There was nothing wrong with the 29-foot Everglades center console. It was undeniably a good fishing boat, and it had served the family well over the years.
But with their three children — Chloe, 13, Owen, 11, and Luke, 10 — growing up, Brian Harris and his wife, Danielle, thought about a bigger boat, a boat with real accommodations. They wanted something they could stay out overnight on, go farther in — a boat that would broaden the family’s horizons.
They found it in a 2006 Sabre 38 Hard Top Express. With its well-planned interior, twin diesels and exceptional joinery, along with the Down East styling, it caught Harris’ eye.
“I was looking at [models from] Sabre and Back Cove,” says Harris, 42, a native Long Islander from Massapequa, New York. “I saw this boat, and it was reduced in price. The owner was moving to California and really wanted to sell.”
Working with Diana McCabe at Petzold’s Marine Center (petzolds.com) in Portland, Connecticut, Harris closed on the deal last October. The price was between $250,000 and $300,000, Harris says. McCabe and Petzold’s were great to work with, he says. “They took care of everything.”
The shakedown cruise was a lengthy passage down the Connecticut River to Long Island Sound, through the East River and around Brooklyn to the Unqua Corinthian Yacht Club on Great South Bay in Amityville, New York. The boat performed flawlessly, cruising comfortably at about 24 knots.
From their summer home in Cutchogue, the whole of eastern Long Island is open to them: Shelter Island, Greenport, Sag Harbor, Montauk Point. They’re familiar waters for Harris, seen from a new perspective — the deck of a Sabre express boat. “I was born and raised on Long Island, and I’ve been boating since I was a kid,” he says. “My father always had a boat, starting with an old Burns Craft, a Chris-Craft and then a 42 Ocean.”
His first boat was a 17-foot Mako he got when he was 15. “Being out on the water is the ultimate breath of fresh air,” he says. “There’s no better place to be with your family and friends than out on the water.”
The Sabre 38 Hard Top Express supports the mission. The boat sleeps all five Harrises with its island berth forward, a drop-down table converting to a bunk for two and a similar setup in the wheelhouse — equipped with window shades, heat and A/C, Harris points out. “The kids like this boat a lot,” he says. “They hang out in the cockpit and the helm dining area, and they like the TV.”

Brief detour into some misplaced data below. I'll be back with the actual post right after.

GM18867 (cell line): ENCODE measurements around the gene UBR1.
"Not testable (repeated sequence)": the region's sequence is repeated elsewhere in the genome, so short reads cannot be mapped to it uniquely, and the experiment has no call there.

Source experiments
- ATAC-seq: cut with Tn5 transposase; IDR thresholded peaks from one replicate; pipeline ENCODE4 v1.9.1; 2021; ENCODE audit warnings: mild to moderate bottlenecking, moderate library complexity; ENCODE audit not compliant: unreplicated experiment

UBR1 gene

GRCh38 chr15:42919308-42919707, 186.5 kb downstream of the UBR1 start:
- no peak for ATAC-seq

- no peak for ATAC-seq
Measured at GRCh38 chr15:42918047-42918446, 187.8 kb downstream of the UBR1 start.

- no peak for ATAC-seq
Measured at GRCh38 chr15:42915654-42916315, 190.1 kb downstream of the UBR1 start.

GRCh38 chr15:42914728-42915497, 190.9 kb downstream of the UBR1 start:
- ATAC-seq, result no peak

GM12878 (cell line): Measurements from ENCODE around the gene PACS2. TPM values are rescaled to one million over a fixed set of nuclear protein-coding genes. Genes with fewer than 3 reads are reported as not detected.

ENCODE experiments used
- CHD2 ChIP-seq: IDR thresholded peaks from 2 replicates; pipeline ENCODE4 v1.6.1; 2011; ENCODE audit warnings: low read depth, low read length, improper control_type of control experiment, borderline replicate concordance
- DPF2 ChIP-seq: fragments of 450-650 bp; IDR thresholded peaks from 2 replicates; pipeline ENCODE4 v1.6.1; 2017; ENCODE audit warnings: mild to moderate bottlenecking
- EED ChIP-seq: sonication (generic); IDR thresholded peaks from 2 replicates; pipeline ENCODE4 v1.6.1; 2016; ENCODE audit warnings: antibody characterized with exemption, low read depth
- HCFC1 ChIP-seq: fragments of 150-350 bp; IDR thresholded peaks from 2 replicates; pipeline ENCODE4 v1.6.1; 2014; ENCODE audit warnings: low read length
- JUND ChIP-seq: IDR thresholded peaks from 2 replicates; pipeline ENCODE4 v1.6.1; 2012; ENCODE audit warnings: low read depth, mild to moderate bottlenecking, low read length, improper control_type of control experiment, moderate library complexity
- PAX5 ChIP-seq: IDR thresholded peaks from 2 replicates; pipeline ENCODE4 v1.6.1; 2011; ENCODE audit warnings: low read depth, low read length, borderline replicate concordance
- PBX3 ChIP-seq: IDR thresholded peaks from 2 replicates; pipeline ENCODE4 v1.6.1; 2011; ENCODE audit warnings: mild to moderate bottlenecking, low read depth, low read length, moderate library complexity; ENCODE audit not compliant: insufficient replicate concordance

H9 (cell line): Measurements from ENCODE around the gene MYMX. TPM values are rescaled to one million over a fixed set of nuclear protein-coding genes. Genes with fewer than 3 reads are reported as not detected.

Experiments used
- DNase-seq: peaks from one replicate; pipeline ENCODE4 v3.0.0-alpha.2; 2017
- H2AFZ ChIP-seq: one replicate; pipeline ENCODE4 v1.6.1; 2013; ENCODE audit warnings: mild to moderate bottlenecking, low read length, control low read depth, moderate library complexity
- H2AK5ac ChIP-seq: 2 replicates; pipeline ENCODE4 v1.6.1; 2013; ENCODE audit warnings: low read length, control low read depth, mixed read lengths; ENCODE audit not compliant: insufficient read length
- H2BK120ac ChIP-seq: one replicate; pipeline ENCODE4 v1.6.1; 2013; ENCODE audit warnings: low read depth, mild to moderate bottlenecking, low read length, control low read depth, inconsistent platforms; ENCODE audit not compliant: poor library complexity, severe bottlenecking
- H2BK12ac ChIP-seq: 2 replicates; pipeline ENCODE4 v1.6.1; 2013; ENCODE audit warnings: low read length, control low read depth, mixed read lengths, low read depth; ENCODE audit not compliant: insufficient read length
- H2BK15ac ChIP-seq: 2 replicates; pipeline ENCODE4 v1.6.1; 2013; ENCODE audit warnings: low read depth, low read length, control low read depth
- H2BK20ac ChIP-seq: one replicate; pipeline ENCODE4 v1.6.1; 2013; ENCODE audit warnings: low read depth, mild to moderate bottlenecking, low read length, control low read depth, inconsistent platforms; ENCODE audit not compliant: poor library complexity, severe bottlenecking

The galley is useful, especially with children on board. “Most of the time we use the microwave,” he says. “We tend to eat outside in the helm area seating.”
The head, which includes a stall shower, “is very big, and that’s a very nice feature on a family boat,” Harris says.
The helm station is well equipped, with a swivel seat and instrument console, and the big windows make for good visibility. “It’s one of the best features,” Harris says. “There are no blind spots that I have met yet. I like the wide side decks and the railing, too. It’s nice to be able to walk around the boat.”
Then there’s the look and feel of the Sabre. “The woodwork is beautiful. There’s no Formica, nothing cheap — everything catches your eye,” he says. “I love the way the boat looks. The Down East look is timeless. In the past, I would see these boats and they have always caught my eye.”
Power comes from twin 440-hp Yanmar turbo diesels. The boat cruises at about 24 knots, running at 2,700 to 2,800 rpm, Harris says. Top end is about 30 knots. “This boat gives us the ability to stay overnight occasionally and take longer cruises,” he says. “I won’t do as much fishing now, but I have the chance to go fishing on friends’ boats, so that’s OK.”
The PowerBoat Guide describes the Sabre 38 as a “compelling hardtop express” combining “exceptional beauty with yacht-class accommodations.” It was a popular model for the Maine builder, enjoying a production run from 2005 to 2010. She rides a modified-vee hull (18 degrees of deadrise) and is powered by twin 440-hp diesels. Cruising speed is in the mid-20s, with a listed top end of 30 knots.
The look is Down East, with clean lines giving just a hint of swept-back modernity. The wide side decks and a rail make for easy access all around the boat and the safe working of lines and fenders. The semienclosed wheelhouse, with its full helm station and companion seat, features a large windshield and side windows for good visibility.
There’s lounge seating and a folding table for dining and a wet bar for entertaining. The single stateroom is designed with an island berth, seating and shelf and locker space. The adjacent head compartment has a sink and stall shower.
Sabre Yachts began as a sailboat builder in 1970, when the company’s founder, Roger Hewson, debuted the Sabre 28. The pace-setting racer/cruiser combined performance with exceptional comfort and quality. In 1989, the builder introduced its first powerboat: the Sabre 36, a Down East-style tricabin “fast trawler.” Current Sabre powerboat models run from 38 to 54 feet in Salon Express and Fly Bridge Sedan styles. The 38 Hard Top Express goes for about $300,000 on the used market.
LOA: 36 feet, 8 inches
BEAM: 13 feet, 8 inches
DRAFT: 3 feet, 4 inches
WEIGHT: 21,500 pounds
HULL TYPE: modified-vee
PROPULSION: twin 440-hp diesels
TANKAGE: 350 gallons fuel, 100 gallons water
BUILDER: Sabre Yachts, South Casco, Maine
PHONE: (207) 655-3831.
September 2014 issue